“I got the idea of how I wanted to make this film from a coincidence of spelling. The first three letters of the word POVERTY are POV, which in film-making language is an acronym for Point-of-View. It made me realise instantly that I wanted to tell the history of poverty from the point of view of a poor person.
I wanted to make a film that, like the others I have made, was at the same time a meticulously researched historical documentary and a widly imaginative fictional reversioning of history. In other words, I wanted to make a film that blurred the line in new ways between documentary and fiction.
So the first thing I did was spend two months in the British Library reading scores of new micro-histories of poverty – studies of poverty in specific historical epochs and locations – which have been published in the last fifteen years. All this new research is little known. I read Sharon Farmer’s “Surviving Poverty in Mediavel Paris” and Mine Ener’s “Managing Eygpt’s Poor 1800-1952″ and Lillian Li’s “Fighting Famine in North China” as well as John Iliffe’s classic “The African Poor”. So in the film when you meet Morrisset, the beggar with the oozing sore in thirteenth century Paris, he is a real character from contemporary accounts, and the same goes for Jane Brown the seventeen year old pregnant prostitute in London, while one postwar African leader is modelled on Kwame Nkrumah.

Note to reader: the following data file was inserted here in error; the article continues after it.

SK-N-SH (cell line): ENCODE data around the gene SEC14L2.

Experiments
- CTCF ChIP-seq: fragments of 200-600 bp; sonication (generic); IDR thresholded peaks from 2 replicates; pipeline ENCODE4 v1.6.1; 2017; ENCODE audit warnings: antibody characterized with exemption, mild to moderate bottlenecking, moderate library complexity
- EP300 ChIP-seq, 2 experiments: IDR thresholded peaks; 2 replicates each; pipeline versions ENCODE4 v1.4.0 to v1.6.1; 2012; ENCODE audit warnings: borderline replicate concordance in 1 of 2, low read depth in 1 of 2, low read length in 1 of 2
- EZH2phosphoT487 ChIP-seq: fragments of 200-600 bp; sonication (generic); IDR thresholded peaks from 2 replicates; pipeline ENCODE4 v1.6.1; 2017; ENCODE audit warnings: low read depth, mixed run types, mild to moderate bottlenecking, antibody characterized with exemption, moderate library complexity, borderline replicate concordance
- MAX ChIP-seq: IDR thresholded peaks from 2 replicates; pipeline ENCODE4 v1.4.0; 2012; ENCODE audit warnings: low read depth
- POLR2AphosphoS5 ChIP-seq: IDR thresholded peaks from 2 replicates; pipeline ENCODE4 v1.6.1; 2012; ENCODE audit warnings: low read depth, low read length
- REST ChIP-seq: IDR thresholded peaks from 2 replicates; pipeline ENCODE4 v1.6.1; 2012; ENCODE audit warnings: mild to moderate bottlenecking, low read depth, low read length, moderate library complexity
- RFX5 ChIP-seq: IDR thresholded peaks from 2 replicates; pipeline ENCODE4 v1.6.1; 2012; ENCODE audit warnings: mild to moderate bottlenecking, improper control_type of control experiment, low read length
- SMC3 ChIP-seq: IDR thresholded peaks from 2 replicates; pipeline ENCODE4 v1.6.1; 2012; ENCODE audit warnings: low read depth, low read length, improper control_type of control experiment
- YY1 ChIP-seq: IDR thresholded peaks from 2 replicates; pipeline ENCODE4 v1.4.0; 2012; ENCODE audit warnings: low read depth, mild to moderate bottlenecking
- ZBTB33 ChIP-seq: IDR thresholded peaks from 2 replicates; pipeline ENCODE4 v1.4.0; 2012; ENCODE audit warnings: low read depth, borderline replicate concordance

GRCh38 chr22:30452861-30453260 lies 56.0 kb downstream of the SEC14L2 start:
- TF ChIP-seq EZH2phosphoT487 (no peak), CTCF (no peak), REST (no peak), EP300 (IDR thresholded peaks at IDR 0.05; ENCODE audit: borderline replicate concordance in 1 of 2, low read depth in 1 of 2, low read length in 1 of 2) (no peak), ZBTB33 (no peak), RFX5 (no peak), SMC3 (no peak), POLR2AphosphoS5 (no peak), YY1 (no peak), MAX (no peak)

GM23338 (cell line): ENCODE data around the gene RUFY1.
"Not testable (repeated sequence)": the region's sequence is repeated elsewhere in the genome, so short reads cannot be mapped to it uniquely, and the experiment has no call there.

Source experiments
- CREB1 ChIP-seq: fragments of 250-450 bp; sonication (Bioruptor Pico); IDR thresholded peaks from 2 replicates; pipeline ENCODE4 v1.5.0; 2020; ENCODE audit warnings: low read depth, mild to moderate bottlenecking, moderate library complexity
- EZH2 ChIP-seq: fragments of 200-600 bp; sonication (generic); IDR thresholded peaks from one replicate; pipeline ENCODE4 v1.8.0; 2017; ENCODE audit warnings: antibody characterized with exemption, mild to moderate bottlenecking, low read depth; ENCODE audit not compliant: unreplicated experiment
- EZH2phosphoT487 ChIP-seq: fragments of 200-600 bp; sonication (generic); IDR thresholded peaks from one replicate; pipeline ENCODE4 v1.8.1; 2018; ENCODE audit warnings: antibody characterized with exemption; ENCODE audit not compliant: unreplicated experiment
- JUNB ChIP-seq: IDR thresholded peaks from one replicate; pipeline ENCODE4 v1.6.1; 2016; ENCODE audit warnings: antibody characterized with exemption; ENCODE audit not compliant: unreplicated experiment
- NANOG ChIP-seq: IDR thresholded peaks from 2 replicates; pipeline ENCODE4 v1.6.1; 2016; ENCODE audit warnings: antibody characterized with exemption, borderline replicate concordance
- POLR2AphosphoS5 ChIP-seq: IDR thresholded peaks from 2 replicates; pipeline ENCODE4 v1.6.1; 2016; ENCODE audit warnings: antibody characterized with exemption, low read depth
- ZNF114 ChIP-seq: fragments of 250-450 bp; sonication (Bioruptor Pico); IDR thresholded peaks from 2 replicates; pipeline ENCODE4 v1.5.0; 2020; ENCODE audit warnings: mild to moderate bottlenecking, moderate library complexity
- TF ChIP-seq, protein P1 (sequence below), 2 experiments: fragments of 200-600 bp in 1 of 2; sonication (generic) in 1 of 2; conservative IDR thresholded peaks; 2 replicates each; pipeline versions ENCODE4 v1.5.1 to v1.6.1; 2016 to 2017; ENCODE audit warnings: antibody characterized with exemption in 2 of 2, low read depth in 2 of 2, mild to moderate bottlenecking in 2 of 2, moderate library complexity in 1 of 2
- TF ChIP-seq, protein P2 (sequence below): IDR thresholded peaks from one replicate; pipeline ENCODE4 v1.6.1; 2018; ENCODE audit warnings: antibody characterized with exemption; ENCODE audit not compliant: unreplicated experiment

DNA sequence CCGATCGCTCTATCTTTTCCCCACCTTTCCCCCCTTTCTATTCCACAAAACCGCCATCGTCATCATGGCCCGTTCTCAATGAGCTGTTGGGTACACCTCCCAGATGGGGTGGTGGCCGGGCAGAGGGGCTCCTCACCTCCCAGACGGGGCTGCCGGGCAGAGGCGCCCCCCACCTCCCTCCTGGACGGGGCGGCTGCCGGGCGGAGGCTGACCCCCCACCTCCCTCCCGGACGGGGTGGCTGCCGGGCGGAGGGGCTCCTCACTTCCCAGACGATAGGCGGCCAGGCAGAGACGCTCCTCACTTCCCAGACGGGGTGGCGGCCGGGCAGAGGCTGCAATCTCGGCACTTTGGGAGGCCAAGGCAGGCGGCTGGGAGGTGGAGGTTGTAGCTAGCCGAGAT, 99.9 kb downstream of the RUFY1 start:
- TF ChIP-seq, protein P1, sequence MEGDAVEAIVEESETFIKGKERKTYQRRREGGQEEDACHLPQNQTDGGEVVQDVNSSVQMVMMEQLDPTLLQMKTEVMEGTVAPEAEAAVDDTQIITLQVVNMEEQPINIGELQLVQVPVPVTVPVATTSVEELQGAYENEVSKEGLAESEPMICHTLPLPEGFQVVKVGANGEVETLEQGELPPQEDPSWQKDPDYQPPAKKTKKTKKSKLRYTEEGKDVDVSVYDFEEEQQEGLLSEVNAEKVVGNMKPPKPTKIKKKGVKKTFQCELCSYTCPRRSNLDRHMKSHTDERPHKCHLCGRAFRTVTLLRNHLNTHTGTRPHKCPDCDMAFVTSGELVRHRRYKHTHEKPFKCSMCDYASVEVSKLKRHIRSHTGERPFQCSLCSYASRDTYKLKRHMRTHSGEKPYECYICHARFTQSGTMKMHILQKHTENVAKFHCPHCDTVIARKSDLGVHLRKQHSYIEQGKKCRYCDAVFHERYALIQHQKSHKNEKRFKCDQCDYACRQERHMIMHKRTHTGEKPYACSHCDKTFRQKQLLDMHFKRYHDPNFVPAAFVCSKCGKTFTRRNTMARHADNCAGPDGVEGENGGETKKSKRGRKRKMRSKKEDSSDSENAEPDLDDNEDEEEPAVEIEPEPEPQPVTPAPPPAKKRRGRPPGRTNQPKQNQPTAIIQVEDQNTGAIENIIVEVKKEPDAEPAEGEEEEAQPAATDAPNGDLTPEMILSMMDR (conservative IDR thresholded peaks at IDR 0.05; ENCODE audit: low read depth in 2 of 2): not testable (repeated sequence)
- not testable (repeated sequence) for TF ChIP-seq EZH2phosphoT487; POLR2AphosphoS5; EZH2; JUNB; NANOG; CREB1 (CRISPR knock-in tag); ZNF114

I had been asked to compress an enormous amount of history into a very short time-frame – ten thousand years in sixty minutes. In fact, my commissioning editors told me if I wanted I could just start 600 years ago, but I liked the craziness of trying to incorporate all human history in one hour. At the same time I was asked to come up with an idea that would be suitable for a film that combined animation with real interviews, archive and motion graphics. Both these requests gave me the dream idea. Only in dream time could ten thousand years actually happen in sixty minutes, and if I conceived the history of poverty as a dream I could merge my historical research with symbolic, syncretic historical memories and fantasies. And if it was a dream, then that could also link into my first most important idea – to make the viewer experience poverty himself.
That made me think of one more reference: Italo Calvino’s “If on a winter’s night a traveller’. In this wonderful book, the reader is the protagonist, who, as Calvino tells him, is reading a book, only each chapter is the chapter of a different book, that all sort of link up. This novel helped me work out how to link so many different little stories into something that felt like it was one story.
I was assisted by a team of utterly brilliant Dutch collaborators, principally Fons Scheidon, the head of animation. I had never met Fons until I had written the script and shot most of the interviews, but after I saw his animation, I felt like I had written the whole film just for him. Christiaan de Rooij provided the beautiful motion graphics, in which he took historical visual material – etchings, woodcuts, photographs, and gave them depth and subtle movements which again related to the film’s dream reality. Finally moving music was composed by Fons Merkies, who used the melody from Faure’s Requiem as a motif to link music in so many different historical styles.” (Ben Lewis)